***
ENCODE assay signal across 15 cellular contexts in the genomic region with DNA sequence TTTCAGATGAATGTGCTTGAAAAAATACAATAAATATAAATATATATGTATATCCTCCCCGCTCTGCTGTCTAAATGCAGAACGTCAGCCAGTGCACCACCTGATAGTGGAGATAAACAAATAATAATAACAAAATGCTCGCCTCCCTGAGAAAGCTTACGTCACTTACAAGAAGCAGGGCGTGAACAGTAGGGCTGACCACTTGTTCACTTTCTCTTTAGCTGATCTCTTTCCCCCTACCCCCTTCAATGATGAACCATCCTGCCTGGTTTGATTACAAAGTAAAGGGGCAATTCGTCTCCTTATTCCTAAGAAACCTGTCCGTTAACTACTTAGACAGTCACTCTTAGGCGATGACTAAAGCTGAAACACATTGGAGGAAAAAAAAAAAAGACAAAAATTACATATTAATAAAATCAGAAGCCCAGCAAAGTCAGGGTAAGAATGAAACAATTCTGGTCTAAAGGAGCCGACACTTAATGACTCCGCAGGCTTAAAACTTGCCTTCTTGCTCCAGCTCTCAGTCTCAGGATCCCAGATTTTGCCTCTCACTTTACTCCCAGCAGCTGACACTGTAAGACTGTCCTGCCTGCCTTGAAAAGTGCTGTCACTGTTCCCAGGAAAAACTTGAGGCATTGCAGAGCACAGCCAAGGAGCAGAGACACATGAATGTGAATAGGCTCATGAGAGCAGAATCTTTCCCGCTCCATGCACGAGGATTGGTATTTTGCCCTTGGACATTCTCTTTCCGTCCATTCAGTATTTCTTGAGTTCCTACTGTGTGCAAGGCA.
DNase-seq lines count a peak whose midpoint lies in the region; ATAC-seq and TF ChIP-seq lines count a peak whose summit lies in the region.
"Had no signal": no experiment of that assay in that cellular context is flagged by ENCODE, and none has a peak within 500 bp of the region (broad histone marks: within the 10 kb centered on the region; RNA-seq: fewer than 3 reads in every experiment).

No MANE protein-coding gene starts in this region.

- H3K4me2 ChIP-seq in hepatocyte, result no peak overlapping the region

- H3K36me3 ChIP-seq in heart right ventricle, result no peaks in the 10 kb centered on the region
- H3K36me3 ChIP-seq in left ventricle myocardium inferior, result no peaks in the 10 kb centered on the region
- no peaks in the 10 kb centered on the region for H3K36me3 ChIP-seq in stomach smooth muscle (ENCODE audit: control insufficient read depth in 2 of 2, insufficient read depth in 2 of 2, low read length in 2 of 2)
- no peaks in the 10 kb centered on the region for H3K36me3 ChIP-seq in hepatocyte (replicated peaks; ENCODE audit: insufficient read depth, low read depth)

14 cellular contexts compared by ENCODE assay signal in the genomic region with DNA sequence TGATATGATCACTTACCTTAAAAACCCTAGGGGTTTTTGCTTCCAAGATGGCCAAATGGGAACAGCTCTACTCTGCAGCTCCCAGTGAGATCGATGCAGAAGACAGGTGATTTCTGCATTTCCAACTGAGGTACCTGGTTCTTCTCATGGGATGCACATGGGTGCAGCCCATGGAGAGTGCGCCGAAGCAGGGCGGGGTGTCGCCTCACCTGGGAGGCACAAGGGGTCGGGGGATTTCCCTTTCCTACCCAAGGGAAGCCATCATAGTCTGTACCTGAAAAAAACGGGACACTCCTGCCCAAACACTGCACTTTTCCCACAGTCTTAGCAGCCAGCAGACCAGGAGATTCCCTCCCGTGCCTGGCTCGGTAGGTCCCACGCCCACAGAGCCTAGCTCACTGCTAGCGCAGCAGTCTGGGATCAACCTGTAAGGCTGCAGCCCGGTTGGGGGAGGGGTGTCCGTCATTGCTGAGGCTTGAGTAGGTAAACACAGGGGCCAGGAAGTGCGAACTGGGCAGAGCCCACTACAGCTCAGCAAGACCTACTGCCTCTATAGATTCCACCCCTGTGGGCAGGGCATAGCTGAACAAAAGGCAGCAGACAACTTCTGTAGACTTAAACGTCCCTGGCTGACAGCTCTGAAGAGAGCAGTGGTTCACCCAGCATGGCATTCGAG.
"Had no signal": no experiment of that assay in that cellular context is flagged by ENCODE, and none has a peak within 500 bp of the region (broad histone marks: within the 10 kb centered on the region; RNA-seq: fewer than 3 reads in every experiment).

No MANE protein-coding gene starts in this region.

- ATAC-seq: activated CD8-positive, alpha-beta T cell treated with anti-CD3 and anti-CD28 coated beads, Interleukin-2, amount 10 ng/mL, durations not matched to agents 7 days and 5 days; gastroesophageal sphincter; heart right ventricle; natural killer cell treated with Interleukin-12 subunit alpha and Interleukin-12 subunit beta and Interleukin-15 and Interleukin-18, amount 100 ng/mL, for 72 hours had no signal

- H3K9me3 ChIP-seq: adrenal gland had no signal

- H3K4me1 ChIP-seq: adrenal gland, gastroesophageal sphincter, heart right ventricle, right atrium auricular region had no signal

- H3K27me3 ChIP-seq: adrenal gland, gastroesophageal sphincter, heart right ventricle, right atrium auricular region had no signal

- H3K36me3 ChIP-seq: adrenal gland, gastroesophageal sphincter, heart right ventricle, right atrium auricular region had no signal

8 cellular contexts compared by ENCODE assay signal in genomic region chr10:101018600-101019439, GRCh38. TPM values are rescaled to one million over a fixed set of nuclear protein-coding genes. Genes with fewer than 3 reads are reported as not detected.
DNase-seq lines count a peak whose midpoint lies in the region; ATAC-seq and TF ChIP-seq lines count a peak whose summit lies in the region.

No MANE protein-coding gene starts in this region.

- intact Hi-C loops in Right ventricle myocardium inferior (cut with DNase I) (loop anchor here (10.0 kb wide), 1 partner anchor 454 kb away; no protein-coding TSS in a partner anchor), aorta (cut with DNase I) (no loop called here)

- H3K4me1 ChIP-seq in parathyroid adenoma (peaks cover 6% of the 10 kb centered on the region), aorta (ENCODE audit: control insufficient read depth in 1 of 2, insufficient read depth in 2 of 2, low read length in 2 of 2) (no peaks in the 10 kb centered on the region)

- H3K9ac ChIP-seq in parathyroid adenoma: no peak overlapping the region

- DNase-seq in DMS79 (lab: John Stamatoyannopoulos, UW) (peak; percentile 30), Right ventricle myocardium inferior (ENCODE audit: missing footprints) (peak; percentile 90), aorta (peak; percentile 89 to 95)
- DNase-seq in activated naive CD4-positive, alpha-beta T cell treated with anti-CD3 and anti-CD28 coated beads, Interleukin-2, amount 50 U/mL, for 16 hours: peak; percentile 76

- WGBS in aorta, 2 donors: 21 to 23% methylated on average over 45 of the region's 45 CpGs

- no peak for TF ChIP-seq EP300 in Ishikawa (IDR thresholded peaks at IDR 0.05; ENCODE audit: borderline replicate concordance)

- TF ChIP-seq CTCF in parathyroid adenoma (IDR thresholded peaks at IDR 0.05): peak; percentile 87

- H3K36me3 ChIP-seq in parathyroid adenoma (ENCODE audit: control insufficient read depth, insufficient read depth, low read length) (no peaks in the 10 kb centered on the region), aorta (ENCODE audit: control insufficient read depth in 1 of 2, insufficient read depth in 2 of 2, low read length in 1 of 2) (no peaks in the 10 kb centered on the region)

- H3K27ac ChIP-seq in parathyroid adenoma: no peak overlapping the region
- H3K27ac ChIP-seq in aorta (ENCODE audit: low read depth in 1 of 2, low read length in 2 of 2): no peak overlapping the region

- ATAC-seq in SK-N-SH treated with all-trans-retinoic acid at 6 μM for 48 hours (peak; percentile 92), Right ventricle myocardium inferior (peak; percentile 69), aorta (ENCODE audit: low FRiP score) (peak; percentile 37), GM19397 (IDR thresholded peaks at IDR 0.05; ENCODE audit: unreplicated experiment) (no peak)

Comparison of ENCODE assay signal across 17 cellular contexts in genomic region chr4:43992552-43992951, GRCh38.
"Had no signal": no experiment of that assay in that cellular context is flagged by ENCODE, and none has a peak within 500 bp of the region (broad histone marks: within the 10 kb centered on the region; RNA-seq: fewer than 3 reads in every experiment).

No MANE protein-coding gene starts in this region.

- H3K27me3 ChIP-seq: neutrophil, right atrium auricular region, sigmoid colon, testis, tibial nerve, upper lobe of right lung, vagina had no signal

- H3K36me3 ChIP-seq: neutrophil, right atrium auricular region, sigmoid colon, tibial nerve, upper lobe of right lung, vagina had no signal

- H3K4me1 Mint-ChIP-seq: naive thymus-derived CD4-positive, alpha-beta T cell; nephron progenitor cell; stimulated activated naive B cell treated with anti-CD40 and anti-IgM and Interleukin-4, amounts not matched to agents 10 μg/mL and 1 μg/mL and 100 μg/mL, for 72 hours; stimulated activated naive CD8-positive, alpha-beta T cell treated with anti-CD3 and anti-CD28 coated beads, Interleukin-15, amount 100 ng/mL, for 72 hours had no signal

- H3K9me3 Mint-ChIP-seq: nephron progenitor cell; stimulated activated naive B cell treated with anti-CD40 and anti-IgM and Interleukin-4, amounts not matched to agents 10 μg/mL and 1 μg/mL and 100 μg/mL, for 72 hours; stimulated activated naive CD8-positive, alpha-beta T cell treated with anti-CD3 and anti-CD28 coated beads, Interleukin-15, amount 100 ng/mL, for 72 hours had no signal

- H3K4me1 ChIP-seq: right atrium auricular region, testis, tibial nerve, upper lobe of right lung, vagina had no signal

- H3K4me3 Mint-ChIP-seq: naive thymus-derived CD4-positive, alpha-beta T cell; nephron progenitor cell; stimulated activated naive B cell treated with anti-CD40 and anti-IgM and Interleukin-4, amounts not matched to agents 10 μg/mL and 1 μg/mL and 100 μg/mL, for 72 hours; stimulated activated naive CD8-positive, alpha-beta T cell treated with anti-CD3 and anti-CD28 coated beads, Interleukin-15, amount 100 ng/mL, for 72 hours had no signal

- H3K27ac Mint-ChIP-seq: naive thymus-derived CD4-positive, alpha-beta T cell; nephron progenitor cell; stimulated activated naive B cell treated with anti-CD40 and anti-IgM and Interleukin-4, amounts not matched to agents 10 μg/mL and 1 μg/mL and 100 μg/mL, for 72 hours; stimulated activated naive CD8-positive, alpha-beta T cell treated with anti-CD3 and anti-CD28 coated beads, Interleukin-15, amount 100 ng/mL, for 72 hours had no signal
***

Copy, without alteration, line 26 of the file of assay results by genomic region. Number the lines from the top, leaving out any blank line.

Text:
- WGBS in aorta, 2 donors: 21 to 23% methylated on average over 45 of the region's 45 CpGs